The majority of the needed infrastructure to get the water onto the ranch land (ponds for storage, land for irrigation and passive recharge, pipes, pumps, reservoir, valves for conveyance) already exists. Construction of a conduit to get the water from the River into the ponds is the remaining element needed and the proximity of the ponds to the River (less than 600 ft in some reaches) should keep conduit costs down.  An on-site evaluation of the existing outfall and old pumps used for pumping irrigation water from the river will be completed along with consideration of possible alternate methods. 

Finding new use for the ponds will also maintain the recreational element of this space, as avid birders visit the Jennings Facility (open to the public on the second Saturday of each month) to view the variety of birds the ponds attract.

Phase III: TRRP Implementation

The Tuolumne River Regional Park (TRRP) Master Plan (Dec 2001) has identified areas within and adjacent to the northern, western, and southern boundaries of the Sutter Facility as the Carpenter Road Area.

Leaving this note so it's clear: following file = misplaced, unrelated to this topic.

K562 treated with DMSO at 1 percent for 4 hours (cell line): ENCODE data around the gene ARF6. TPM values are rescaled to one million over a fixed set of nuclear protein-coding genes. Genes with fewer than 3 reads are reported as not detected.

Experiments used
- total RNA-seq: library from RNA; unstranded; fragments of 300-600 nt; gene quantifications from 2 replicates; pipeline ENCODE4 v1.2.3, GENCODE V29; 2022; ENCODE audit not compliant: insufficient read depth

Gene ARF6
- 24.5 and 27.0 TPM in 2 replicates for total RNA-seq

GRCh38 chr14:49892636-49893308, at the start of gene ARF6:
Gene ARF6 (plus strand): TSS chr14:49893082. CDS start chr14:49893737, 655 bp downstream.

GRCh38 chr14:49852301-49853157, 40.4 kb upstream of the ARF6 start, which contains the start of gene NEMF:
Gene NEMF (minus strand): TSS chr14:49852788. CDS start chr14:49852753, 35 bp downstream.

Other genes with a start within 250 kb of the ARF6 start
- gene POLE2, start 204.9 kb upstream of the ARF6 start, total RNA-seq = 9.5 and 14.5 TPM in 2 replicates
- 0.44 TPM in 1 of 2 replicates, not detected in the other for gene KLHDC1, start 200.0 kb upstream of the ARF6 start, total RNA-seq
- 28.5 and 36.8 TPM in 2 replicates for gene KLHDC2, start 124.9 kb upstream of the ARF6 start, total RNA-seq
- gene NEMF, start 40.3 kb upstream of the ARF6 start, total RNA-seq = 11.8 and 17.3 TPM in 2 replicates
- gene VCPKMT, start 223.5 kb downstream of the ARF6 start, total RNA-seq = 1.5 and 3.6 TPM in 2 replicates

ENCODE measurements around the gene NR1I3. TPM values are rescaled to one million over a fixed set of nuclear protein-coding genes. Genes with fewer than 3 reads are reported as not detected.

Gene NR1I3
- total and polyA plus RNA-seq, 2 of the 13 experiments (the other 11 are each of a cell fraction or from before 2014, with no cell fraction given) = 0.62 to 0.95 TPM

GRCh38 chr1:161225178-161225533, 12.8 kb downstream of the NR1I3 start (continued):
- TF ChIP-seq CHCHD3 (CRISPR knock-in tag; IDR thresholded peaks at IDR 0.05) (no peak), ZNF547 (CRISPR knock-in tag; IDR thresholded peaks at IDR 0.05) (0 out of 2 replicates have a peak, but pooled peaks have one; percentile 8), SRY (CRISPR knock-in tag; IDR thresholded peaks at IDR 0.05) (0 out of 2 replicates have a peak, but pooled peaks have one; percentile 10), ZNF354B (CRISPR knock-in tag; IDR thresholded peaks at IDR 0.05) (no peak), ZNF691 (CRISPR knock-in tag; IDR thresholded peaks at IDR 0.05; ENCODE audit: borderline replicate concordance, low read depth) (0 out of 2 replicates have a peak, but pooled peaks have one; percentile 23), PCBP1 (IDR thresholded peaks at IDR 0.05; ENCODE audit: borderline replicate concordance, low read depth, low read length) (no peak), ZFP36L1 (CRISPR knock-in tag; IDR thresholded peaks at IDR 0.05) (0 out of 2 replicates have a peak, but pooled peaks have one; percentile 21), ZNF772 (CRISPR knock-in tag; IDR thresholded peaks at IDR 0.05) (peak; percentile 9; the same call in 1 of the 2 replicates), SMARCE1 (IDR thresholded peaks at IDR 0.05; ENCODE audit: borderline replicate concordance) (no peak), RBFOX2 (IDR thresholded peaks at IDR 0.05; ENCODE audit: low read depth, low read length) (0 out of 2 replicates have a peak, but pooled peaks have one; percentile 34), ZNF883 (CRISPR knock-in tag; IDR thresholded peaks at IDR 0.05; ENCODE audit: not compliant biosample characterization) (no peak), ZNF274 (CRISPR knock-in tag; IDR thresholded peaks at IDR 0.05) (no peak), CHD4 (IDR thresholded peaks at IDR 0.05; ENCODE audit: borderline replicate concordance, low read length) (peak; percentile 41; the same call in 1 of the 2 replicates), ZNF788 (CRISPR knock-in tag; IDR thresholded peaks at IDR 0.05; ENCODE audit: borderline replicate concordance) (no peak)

With the relocation of Primary Facilities, vacated land in this Area could be regraded to reduce flow constriction that occurs along the Tuolumne River near the Sutter Plant and reduce river elevations during floods. Grading and habitat enhancement would be coordinated with the The Tuolumne River Regional Park Commission, comprised of the City of Modesto, City of Ceres, and Stanislaus County.

Portions of the sludge drying beds may be removed and regraded to expand the existing riparian corridor,with activities including but not limited to adding trees (increasing tree canopy, increasing green space, reducing heat island effect) and creating recreation opportunities (additional and improved trails, enhancing stormwater wetlands, and increasing green space) within a disadvantaged community (DAC).

Unique Project Characteristics: 
This project is adjacent to another RFMP project site, the Tuolumne River Regional Parkway Carpenter Road Project, and would provide synergistic benefits to that project.

Project Status Pre-planning
Project Cost $90,000,000
Project Timeframe Undetermined
Cost-sharing No opportunities identified to date.
Multi-benefit Project Yes
Types of benefits The project would improve flood risk management, enhance groundwater recharge, protect the integrity of the San Joaquin and Tuoulmne rivers, support the use of recycled water, promote recreation, enhance ecosystem and encourage recreational use of vacated land.
Source of Project City of Modesto


Background Information:
http://www.modestogov.com/uppd/pdf/april-2015-sutter-treatment-facility-feasiblity-study.pdf

Latitude: 37.531508

Longitude: -121.092553